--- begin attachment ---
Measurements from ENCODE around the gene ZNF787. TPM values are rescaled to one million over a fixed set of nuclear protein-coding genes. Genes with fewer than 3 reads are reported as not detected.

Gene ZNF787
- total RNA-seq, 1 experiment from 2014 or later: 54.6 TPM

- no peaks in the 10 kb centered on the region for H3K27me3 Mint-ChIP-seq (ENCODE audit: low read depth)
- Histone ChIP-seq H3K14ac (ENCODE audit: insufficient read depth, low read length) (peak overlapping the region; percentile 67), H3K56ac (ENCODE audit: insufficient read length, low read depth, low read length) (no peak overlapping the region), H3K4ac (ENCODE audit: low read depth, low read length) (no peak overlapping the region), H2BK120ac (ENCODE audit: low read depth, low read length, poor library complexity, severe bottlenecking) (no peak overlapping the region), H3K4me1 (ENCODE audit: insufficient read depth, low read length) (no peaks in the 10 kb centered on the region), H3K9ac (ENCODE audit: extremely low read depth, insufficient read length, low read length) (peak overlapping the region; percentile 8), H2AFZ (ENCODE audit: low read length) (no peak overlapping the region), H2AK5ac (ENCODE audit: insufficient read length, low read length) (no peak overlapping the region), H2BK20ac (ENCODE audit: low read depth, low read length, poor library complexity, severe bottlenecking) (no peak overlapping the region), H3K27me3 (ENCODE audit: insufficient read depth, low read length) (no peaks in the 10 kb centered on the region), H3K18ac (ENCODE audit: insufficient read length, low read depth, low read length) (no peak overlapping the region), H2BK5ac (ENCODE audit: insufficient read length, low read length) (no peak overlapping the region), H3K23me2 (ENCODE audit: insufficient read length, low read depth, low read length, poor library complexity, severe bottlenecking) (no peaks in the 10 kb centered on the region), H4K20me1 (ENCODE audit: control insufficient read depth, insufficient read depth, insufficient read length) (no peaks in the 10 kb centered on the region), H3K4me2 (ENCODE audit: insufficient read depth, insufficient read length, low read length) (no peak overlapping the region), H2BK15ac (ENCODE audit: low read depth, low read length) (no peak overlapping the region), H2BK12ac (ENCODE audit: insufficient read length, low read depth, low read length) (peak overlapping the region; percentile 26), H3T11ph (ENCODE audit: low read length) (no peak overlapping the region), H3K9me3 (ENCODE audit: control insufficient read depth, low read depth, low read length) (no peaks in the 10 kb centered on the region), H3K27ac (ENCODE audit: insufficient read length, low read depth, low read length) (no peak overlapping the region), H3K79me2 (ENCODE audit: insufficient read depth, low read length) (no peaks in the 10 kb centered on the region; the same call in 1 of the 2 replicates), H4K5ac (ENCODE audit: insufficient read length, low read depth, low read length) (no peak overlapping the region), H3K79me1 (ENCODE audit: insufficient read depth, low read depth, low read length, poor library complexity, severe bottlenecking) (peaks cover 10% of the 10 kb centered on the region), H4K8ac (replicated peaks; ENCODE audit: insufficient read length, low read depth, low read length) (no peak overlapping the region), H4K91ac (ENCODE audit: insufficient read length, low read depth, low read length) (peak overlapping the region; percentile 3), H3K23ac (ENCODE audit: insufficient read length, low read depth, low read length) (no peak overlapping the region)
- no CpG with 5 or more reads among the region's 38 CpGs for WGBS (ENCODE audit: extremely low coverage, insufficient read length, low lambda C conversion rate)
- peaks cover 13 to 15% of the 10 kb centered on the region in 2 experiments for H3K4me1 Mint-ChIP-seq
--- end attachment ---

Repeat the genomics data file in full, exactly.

Measurements from ENCODE around the gene ZNF787. TPM values are rescaled to one million over a fixed set of nuclear protein-coding genes. Genes with fewer than 3 reads are reported as not detected.

Gene ZNF787
- total RNA-seq, 1 experiment from 2014 or later: 54.6 TPM

- no peaks in the 10 kb centered on the region for H3K27me3 Mint-ChIP-seq (ENCODE audit: low read depth)
- Histone ChIP-seq H3K14ac (ENCODE audit: insufficient read depth, low read length) (peak overlapping the region; percentile 67), H3K56ac (ENCODE audit: insufficient read length, low read depth, low read length) (no peak overlapping the region), H3K4ac (ENCODE audit: low read depth, low read length) (no peak overlapping the region), H2BK120ac (ENCODE audit: low read depth, low read length, poor library complexity, severe bottlenecking) (no peak overlapping the region), H3K4me1 (ENCODE audit: insufficient read depth, low read length) (no peaks in the 10 kb centered on the region), H3K9ac (ENCODE audit: extremely low read depth, insufficient read length, low read length) (peak overlapping the region; percentile 8), H2AFZ (ENCODE audit: low read length) (no peak overlapping the region), H2AK5ac (ENCODE audit: insufficient read length, low read length) (no peak overlapping the region), H2BK20ac (ENCODE audit: low read depth, low read length, poor library complexity, severe bottlenecking) (no peak overlapping the region), H3K27me3 (ENCODE audit: insufficient read depth, low read length) (no peaks in the 10 kb centered on the region), H3K18ac (ENCODE audit: insufficient read length, low read depth, low read length) (no peak overlapping the region), H2BK5ac (ENCODE audit: insufficient read length, low read length) (no peak overlapping the region), H3K23me2 (ENCODE audit: insufficient read length, low read depth, low read length, poor library complexity, severe bottlenecking) (no peaks in the 10 kb centered on the region), H4K20me1 (ENCODE audit: control insufficient read depth, insufficient read depth, insufficient read length) (no peaks in the 10 kb centered on the region), H3K4me2 (ENCODE audit: insufficient read depth, insufficient read length, low read length) (no peak overlapping the region), H2BK15ac (ENCODE audit: low read depth, low read length) (no peak overlapping the region), H2BK12ac (ENCODE audit: insufficient read length, low read depth, low read length) (peak overlapping the region; percentile 26), H3T11ph (ENCODE audit: low read length) (no peak overlapping the region), H3K9me3 (ENCODE audit: control insufficient read depth, low read depth, low read length) (no peaks in the 10 kb centered on the region), H3K27ac (ENCODE audit: insufficient read length, low read depth, low read length) (no peak overlapping the region), H3K79me2 (ENCODE audit: insufficient read depth, low read length) (no peaks in the 10 kb centered on the region; the same call in 1 of the 2 replicates), H4K5ac (ENCODE audit: insufficient read length, low read depth, low read length) (no peak overlapping the region), H3K79me1 (ENCODE audit: insufficient read depth, low read depth, low read length, poor library complexity, severe bottlenecking) (peaks cover 10% of the 10 kb centered on the region), H4K8ac (replicated peaks; ENCODE audit: insufficient read length, low read depth, low read length) (no peak overlapping the region), H4K91ac (ENCODE audit: insufficient read length, low read depth, low read length) (peak overlapping the region; percentile 3), H3K23ac (ENCODE audit: insufficient read length, low read depth, low read length) (no peak overlapping the region)
- no CpG with 5 or more reads among the region's 38 CpGs for WGBS (ENCODE audit: extremely low coverage, insufficient read length, low lambda C conversion rate)
- peaks cover 13 to 15% of the 10 kb centered on the region in 2 experiments for H3K4me1 Mint-ChIP-seq